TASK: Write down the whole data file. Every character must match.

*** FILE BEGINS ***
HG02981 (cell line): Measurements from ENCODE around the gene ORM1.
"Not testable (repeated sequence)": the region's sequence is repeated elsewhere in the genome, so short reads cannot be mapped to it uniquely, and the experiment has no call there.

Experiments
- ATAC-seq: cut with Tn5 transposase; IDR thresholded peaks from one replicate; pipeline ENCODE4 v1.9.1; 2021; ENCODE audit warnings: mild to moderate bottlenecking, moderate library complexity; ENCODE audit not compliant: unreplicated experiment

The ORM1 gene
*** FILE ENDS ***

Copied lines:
HG02981 (cell line): Measurements from ENCODE around the gene ORM1.
"Not testable (repeated sequence)": the region's sequence is repeated elsewhere in the genome, so short reads cannot be mapped to it uniquely, and the experiment has no call there.

Experiments
- ATAC-seq: cut with Tn5 transposase; IDR thresholded peaks from one replicate; pipeline ENCODE4 v1.9.1; 2021; ENCODE audit warnings: mild to moderate bottlenecking, moderate library complexity; ENCODE audit not compliant: unreplicated experiment

The ORM1 gene